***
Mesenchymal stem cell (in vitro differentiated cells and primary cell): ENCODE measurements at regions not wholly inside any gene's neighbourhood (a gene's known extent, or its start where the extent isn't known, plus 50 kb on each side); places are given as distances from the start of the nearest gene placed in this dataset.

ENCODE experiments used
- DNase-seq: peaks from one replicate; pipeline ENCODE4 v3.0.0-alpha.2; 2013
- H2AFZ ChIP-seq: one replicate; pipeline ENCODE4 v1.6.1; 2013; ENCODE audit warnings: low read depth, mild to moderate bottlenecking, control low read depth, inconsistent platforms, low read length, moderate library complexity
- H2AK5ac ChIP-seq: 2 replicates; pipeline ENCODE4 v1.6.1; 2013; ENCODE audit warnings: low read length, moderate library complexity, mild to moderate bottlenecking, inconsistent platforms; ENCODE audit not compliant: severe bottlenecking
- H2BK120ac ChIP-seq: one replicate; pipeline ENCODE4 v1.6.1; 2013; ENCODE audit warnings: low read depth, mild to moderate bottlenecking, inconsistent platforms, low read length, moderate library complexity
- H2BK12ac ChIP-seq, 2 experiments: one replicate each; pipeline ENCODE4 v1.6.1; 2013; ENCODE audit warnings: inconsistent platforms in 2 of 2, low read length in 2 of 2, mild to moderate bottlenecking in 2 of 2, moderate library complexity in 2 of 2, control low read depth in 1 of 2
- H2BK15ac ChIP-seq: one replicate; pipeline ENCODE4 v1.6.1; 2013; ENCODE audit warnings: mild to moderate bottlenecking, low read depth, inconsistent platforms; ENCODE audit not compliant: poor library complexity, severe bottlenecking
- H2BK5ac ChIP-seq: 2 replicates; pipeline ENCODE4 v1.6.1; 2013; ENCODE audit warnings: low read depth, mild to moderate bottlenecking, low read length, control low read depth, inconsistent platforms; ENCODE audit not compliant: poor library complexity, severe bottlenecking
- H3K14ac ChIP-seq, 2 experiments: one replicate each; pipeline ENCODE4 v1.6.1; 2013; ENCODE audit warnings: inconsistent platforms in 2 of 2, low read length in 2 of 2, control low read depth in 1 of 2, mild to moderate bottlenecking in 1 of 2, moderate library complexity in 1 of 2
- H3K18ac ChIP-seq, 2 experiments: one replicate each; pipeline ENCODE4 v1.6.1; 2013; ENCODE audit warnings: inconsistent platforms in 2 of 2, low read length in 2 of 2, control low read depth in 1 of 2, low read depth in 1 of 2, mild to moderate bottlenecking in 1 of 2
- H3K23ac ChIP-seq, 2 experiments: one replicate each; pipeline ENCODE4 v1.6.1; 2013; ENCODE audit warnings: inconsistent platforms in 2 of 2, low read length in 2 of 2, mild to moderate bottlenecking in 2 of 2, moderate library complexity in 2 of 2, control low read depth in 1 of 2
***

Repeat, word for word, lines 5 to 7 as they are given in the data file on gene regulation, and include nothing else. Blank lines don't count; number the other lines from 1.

- H2AK5ac ChIP-seq: 2 replicates; pipeline ENCODE4 v1.6.1; 2013; ENCODE audit warnings: low read length, moderate library complexity, mild to moderate bottlenecking, inconsistent platforms; ENCODE audit not compliant: severe bottlenecking
- H2BK120ac ChIP-seq: one replicate; pipeline ENCODE4 v1.6.1; 2013; ENCODE audit warnings: low read depth, mild to moderate bottlenecking, inconsistent platforms, low read length, moderate library complexity
- H2BK12ac ChIP-seq, 2 experiments: one replicate each; pipeline ENCODE4 v1.6.1; 2013; ENCODE audit warnings: inconsistent platforms in 2 of 2, low read length in 2 of 2, mild to moderate bottlenecking in 2 of 2, moderate library complexity in 2 of 2, control low read depth in 1 of 2